Ultimately, the goal is to get these ideas to market better, faster, and with less cost. Challenges in making innovation real and releasing to the market requires open and out-of-the-box thinking to address the challenges of these unique projects. We can explore methods to solve these challenges by taking lessons learned from innovative disruptive ideas, considering the unique challenges and solutions for innovation projects, evaluating entrepreneurial strategies, and addressing communication needs in support of taking innovation to reality.
What defines an innovation or disruptive idea? Webster defines innovation as “a new idea, device, or method; the act or process of introducing new ideas, devices, or methods.” Disruptive is defined as, “to cause (something) to be unable to continue in the normal way; to interrupt the normal progress or activity of (something).” As we look at innovation and disruptive ideas, innovation is the process of coming up with and introducing new ideas where disruptive ideas may be a type of idea submitted as a part of innovation. Ultimately, in order to take innovation to reality in today's market, we need to stop doing things normally and look at disruptive methods to take these ideas to market. Let us evaluate organizations implementing innovation programs to see what they recommend.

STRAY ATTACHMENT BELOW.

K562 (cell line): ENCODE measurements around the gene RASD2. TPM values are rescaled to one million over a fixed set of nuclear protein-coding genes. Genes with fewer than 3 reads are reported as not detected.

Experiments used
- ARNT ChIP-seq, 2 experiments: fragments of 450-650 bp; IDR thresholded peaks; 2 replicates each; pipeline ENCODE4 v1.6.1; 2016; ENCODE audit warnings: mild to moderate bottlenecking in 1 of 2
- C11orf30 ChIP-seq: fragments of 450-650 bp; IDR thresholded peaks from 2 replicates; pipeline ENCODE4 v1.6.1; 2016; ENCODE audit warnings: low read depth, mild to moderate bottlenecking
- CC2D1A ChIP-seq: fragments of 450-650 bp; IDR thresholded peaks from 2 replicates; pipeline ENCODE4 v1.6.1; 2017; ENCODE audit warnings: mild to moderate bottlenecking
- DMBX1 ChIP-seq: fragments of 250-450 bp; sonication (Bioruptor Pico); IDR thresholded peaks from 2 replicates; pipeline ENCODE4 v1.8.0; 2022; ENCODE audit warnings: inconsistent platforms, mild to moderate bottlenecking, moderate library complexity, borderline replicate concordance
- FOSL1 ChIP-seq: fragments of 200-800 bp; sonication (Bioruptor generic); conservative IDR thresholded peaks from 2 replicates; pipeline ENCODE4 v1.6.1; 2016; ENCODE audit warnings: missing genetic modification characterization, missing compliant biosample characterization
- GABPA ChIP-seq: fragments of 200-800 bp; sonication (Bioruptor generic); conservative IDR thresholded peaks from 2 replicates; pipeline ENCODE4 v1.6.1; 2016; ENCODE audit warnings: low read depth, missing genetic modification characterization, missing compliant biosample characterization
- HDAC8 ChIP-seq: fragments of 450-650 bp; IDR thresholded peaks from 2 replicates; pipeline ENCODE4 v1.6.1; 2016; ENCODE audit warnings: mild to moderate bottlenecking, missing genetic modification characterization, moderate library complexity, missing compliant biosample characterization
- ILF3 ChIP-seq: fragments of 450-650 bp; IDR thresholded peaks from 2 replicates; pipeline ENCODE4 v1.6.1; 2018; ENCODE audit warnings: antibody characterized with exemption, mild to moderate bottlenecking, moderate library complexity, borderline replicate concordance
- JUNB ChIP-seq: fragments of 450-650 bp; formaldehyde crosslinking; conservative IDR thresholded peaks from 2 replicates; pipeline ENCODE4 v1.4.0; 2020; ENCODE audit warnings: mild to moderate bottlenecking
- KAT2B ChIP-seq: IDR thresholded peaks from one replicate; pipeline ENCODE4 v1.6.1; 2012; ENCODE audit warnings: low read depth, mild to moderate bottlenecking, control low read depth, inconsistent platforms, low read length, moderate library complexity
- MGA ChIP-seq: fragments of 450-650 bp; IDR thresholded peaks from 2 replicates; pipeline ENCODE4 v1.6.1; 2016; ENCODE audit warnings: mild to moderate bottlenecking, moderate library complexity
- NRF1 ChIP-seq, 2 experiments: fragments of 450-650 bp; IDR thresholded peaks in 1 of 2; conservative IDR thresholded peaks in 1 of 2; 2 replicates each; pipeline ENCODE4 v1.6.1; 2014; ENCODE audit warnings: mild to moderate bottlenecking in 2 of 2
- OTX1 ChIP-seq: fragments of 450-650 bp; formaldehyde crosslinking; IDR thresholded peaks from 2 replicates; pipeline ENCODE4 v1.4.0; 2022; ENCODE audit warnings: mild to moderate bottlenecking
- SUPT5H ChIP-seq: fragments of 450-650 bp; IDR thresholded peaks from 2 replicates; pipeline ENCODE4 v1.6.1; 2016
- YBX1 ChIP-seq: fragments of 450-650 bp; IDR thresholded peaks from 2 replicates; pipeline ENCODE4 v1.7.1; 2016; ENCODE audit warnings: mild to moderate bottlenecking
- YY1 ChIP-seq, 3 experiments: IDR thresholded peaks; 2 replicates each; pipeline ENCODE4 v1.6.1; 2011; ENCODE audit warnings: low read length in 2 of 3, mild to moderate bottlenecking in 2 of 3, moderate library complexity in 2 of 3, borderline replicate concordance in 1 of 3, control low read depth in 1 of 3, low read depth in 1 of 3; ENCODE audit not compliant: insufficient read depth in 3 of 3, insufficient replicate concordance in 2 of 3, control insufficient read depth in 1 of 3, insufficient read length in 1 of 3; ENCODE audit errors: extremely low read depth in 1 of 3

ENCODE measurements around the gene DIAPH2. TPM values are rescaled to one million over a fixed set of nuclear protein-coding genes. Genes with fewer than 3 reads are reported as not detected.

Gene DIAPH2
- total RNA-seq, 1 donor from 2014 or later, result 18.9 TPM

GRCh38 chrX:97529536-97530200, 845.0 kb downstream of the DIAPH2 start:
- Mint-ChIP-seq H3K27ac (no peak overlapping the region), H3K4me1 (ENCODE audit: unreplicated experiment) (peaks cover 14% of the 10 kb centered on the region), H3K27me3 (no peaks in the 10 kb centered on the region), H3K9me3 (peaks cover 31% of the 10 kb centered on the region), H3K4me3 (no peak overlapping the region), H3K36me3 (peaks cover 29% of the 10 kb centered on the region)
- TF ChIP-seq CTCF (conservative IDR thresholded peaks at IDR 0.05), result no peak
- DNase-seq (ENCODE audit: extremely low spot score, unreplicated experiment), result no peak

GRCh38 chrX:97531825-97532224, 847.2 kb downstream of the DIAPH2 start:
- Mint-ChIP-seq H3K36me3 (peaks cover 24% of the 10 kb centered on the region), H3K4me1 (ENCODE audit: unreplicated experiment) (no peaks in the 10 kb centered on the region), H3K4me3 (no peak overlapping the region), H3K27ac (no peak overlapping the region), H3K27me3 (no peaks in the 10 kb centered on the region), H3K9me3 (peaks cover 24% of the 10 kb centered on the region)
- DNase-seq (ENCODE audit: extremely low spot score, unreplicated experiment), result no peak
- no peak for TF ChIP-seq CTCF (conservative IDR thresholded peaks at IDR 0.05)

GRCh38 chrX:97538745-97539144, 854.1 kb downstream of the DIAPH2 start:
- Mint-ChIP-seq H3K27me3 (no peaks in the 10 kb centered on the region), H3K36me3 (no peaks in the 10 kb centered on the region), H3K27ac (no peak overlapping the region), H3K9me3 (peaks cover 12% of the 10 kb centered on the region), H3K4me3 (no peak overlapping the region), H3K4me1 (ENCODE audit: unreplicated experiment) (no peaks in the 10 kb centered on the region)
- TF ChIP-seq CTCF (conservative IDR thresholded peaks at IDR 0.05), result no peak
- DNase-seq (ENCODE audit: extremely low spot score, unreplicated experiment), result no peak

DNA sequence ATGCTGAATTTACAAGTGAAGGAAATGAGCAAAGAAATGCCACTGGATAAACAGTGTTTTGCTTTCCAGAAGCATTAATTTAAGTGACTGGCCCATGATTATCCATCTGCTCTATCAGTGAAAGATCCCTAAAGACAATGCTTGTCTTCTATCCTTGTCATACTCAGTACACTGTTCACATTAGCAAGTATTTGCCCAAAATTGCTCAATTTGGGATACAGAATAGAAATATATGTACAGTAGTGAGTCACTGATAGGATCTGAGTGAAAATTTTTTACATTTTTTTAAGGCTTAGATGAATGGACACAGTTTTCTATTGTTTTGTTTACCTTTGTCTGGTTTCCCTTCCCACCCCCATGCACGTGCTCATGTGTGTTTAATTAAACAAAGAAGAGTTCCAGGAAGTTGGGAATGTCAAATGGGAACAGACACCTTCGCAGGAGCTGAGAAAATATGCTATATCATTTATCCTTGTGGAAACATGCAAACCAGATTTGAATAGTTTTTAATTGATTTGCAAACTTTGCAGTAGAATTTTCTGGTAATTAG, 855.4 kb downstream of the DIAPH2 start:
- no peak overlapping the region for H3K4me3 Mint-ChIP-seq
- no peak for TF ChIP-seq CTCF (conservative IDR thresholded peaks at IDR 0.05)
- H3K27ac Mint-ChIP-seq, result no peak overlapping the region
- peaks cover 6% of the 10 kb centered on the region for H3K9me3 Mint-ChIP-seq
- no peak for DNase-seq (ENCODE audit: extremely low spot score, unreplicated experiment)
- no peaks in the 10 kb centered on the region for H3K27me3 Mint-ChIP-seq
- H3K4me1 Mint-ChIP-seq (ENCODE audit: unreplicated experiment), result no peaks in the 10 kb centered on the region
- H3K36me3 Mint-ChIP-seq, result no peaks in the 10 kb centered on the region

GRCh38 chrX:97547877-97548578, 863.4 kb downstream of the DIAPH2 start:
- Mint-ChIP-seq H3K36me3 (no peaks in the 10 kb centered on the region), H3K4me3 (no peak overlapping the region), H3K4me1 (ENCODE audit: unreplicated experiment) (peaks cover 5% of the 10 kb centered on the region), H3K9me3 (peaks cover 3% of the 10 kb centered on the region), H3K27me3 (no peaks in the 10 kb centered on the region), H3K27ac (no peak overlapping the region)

According to the InnovationManagement.se website (von Dyke, 2015), the top challenges for overall innovation programs include: